Surviving The Big Storm In Toronto

The Greater Toronto Area got hit by a storm that generated tornadoes that caused large amounts of damage and killed one person. There was lots of lighting about and that usually generates lots of dead electronics. So, how do you survive something like this? In my condo, I have the following on my electronics:

  • All my computer equipment are on UPSes. They not only allow me to have the computers safely shut down in the event of an extended power outage, but they provide stable power at all times.
  • My A/V equipment is hooked up to a APC power conditioner. Specifically this one which acts like a UPS without the battery backup functions. It simply provides stable power at all times.
  • Everything else such as my phones and answering machines are on power bars.

Now I have to say that if you rely only on power bars to protect your electronics, that is a major risk as most power bars do not provide sufficient protection for electronic gear. So if you use them, you have to be willing to accept that you might lose the gear that’s plugged into power bars. But I have one other thing that covers me. I added a surge protector at my main service panel. That way I don’t have to have a surge protector plugged into everything and in the event of a lightning strike it takes the hit rather than all my electronic gear. That way I have multiple layers of surge suppression protecting everything in my condo. Adding a surge protector at the main service panel is something I STRONGLY recommend that you do if you can. It cost me $650 including labor for a qualified electrician to do it.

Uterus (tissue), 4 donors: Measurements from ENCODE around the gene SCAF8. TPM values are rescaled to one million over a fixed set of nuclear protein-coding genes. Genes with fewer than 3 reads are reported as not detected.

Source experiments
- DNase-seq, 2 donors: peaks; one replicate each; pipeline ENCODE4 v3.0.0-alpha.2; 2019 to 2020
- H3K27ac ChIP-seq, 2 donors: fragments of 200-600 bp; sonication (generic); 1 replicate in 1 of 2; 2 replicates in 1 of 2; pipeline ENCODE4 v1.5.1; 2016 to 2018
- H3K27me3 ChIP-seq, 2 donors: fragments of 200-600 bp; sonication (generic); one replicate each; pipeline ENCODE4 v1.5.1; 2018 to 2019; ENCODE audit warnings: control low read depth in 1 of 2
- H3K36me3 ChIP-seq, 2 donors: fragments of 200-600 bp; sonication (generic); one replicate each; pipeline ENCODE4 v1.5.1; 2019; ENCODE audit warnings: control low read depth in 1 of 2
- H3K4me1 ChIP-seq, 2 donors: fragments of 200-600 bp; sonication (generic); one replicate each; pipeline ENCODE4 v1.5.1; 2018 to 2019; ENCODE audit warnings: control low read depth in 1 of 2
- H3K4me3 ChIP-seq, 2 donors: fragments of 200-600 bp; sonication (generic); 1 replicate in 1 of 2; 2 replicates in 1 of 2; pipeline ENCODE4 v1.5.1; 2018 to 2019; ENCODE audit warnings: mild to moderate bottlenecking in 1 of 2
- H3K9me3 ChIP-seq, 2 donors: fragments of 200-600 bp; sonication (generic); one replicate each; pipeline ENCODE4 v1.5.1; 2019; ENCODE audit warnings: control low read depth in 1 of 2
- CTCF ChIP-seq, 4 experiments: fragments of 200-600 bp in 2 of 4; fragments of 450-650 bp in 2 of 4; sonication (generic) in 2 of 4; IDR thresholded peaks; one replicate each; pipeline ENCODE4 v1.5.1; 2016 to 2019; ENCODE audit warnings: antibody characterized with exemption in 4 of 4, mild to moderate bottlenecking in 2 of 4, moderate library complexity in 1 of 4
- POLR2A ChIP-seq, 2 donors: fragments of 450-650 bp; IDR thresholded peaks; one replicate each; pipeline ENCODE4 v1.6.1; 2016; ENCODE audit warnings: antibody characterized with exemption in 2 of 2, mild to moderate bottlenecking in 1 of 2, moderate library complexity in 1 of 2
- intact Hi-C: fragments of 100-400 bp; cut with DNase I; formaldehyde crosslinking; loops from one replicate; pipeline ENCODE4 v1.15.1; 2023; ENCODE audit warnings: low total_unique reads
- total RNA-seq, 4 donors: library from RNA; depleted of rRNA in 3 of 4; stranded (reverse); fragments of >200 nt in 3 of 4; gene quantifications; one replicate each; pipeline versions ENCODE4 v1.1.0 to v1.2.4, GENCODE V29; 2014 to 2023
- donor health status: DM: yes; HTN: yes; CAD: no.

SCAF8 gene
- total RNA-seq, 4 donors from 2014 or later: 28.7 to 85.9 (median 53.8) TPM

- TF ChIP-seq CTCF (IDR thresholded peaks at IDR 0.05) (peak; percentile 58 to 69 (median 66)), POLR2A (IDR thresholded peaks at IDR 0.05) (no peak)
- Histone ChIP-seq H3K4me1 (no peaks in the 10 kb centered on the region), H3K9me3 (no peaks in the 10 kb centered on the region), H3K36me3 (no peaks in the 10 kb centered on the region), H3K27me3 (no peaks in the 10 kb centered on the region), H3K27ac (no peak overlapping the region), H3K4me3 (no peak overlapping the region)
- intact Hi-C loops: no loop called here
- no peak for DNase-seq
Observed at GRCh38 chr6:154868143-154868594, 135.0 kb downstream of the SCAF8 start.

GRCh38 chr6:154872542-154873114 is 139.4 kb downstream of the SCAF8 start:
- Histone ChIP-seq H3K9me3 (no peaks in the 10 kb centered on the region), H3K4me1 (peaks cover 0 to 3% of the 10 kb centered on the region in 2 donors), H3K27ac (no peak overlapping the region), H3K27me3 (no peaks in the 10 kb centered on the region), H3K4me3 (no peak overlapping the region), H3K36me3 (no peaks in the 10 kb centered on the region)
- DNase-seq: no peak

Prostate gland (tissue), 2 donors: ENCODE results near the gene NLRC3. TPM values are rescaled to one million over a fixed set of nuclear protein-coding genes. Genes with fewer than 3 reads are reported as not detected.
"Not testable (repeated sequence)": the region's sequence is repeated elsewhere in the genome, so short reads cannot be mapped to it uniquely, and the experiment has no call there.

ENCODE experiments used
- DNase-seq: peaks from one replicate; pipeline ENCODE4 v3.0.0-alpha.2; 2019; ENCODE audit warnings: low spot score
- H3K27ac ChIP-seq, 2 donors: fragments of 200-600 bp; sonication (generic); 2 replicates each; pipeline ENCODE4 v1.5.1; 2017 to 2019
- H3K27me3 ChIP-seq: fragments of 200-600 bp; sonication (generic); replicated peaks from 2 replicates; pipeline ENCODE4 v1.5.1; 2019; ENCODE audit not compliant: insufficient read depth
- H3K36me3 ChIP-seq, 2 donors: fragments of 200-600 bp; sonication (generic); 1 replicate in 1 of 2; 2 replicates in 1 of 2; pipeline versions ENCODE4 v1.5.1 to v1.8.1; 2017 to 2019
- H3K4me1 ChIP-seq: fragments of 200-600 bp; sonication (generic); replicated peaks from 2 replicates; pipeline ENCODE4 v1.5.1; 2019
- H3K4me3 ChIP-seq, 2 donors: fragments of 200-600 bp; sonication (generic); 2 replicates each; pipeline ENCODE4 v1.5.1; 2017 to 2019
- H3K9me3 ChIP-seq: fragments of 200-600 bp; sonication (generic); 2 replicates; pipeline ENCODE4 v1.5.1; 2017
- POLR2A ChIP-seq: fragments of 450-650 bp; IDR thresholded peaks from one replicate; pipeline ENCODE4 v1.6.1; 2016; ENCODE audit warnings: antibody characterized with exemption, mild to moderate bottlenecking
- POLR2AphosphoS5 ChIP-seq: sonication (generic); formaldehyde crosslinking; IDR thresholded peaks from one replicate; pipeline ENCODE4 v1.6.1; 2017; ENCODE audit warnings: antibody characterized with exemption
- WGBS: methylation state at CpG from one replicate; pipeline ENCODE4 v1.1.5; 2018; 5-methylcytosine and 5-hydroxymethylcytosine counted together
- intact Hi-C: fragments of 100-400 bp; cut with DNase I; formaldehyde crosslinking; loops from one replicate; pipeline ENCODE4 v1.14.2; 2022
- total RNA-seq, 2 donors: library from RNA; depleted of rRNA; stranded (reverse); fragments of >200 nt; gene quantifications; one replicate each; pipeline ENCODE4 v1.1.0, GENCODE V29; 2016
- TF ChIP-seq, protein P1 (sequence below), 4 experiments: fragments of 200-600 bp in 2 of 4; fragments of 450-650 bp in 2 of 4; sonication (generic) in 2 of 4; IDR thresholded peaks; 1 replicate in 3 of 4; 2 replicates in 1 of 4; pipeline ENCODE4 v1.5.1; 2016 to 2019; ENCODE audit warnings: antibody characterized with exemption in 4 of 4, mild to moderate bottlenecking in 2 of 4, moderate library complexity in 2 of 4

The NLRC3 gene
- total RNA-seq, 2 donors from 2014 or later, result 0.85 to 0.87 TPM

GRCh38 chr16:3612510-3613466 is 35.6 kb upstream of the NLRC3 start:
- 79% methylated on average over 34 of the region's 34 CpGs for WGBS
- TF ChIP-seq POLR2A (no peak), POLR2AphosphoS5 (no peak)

So how did my electronics and computers deal with this massive storm? All my computers shut down when power was cut. One of the computers didn’t start when power was restored 36 hours later (which is a ridiculous amount of time for Toronto Hydro to get service restored to my condo IMHO…But I digress) due to a dead power supply. I keep a few new power supplies lying around for customers who have power supply issues, and you can find them at your local computer store for $30 to $70. The computer had been running 24/7 for 3.5 years so the failure of the power supply was likely not storm related. My other electronic gear survived just fine. So basically I came out okay.

Now I have to deal with many of my customers who were not as lucky. I’m now off to a customer who appears to have taken a direct hit from a lightning strike. From the sounds of it, anything electronic in his house is dead. It sucks to be him and I wouldn’t want to be his insurance company.

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